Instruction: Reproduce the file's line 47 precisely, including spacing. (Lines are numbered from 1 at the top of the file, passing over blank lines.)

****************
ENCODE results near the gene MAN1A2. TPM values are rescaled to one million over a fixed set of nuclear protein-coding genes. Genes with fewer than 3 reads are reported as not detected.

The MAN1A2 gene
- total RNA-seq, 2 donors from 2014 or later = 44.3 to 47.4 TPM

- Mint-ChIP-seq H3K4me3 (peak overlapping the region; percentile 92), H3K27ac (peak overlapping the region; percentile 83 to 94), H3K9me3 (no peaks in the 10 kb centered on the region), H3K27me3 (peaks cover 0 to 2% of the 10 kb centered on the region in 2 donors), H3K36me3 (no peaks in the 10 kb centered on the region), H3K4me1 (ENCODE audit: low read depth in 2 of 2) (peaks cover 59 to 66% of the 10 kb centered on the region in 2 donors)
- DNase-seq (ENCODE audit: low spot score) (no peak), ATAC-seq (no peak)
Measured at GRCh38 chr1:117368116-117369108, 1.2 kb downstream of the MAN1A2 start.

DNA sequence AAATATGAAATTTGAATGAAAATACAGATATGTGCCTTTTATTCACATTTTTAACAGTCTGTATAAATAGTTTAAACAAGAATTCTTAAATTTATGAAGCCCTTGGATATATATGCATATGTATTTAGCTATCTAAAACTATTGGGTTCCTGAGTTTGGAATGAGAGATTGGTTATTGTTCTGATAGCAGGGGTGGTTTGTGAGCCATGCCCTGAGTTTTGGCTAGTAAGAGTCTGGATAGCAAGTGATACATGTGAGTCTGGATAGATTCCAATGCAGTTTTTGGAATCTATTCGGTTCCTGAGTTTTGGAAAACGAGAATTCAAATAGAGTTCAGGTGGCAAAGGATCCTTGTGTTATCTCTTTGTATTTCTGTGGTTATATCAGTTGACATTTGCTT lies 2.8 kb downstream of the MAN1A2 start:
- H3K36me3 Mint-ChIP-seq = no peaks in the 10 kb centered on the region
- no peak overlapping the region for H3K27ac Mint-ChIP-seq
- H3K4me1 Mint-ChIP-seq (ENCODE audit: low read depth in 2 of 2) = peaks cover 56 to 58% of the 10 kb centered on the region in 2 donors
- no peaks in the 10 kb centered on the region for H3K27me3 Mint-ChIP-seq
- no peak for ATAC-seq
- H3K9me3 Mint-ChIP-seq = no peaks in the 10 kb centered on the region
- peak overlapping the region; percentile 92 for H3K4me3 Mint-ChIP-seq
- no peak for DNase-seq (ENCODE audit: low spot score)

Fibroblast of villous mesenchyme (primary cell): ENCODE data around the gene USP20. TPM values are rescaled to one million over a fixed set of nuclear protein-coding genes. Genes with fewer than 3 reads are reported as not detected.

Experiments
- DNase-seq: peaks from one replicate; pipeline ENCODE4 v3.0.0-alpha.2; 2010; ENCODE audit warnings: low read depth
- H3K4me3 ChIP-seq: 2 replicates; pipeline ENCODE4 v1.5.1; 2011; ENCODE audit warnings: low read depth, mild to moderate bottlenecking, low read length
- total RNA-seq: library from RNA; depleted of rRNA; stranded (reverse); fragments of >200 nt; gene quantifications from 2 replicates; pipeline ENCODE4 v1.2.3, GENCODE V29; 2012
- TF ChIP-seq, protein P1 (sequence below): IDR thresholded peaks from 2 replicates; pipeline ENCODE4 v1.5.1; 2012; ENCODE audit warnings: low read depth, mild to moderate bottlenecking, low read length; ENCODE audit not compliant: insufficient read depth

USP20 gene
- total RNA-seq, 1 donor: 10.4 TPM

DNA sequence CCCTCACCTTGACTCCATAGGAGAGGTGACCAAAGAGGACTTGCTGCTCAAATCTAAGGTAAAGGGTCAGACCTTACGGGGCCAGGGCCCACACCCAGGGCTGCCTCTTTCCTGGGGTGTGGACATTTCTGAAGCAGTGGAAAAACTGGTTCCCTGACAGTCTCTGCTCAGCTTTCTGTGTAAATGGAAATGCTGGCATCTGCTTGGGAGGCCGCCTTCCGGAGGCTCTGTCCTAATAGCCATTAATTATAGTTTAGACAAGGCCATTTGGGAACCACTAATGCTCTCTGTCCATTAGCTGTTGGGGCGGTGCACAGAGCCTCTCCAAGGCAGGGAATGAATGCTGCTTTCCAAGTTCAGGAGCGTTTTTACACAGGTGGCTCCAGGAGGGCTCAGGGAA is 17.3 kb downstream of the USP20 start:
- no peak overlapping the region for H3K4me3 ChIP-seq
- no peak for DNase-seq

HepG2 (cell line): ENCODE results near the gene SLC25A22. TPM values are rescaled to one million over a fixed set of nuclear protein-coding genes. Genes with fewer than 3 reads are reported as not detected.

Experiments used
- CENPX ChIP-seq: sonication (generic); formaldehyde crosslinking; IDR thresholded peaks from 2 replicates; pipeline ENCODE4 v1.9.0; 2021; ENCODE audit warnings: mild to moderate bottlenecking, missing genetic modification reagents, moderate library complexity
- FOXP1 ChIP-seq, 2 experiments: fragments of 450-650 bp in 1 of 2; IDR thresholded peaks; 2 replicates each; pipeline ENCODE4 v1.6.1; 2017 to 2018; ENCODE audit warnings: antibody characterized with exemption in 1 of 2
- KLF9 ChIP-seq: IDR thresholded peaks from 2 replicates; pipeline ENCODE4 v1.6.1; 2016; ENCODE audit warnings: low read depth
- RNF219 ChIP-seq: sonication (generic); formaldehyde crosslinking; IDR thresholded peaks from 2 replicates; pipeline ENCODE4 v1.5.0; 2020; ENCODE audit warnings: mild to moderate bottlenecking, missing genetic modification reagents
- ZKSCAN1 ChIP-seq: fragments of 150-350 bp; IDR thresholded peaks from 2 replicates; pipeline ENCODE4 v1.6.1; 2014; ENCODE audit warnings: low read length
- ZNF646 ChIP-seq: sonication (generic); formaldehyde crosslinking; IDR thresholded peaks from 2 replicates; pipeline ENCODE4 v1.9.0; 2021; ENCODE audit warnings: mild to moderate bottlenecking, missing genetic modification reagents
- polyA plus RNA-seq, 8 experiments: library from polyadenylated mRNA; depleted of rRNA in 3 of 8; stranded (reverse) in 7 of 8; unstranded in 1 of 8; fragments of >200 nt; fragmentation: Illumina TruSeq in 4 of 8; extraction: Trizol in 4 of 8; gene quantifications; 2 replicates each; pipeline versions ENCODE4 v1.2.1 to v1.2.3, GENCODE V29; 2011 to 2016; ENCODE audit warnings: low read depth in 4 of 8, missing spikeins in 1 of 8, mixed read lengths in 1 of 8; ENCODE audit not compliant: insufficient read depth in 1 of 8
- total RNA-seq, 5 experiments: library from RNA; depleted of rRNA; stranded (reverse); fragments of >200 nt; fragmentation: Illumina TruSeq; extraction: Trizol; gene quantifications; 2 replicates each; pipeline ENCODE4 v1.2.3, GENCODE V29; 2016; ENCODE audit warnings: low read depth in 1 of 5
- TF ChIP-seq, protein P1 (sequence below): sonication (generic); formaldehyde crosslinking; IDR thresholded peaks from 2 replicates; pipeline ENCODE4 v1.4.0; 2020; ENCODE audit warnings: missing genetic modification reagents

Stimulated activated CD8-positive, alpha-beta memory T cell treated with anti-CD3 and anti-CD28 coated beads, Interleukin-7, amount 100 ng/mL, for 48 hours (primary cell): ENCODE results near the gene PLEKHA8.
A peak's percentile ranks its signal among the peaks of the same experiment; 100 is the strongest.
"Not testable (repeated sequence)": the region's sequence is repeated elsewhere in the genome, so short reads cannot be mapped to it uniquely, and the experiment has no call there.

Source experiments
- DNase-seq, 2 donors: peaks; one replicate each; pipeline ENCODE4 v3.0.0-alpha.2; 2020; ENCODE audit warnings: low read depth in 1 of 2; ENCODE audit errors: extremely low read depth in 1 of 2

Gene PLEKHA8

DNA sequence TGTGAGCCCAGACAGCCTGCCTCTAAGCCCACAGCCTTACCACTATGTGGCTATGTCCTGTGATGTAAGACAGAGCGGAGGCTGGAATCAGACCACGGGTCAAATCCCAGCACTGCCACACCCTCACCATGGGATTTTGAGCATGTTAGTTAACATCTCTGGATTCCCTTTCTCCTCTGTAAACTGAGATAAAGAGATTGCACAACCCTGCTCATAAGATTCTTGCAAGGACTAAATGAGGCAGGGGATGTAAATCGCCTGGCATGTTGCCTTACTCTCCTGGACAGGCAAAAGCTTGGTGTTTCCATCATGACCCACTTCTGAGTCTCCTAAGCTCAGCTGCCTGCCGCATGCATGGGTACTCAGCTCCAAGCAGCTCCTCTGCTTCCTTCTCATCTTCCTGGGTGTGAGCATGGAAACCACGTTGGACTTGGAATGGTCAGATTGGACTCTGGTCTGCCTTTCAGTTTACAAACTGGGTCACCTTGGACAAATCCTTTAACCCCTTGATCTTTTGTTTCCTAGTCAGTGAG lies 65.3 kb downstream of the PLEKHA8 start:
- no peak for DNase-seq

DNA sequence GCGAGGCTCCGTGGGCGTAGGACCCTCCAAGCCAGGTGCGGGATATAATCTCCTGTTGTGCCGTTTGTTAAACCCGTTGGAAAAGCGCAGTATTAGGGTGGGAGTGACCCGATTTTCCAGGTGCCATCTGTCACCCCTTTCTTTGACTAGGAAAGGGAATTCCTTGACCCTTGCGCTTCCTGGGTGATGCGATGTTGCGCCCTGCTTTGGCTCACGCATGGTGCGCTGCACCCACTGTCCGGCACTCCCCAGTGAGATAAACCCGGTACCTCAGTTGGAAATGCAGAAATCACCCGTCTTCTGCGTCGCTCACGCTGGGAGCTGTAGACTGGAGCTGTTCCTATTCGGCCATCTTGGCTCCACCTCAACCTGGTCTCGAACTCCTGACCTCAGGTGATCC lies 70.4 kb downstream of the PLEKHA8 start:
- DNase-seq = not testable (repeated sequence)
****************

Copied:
- DNase-seq = not testable (repeated sequence)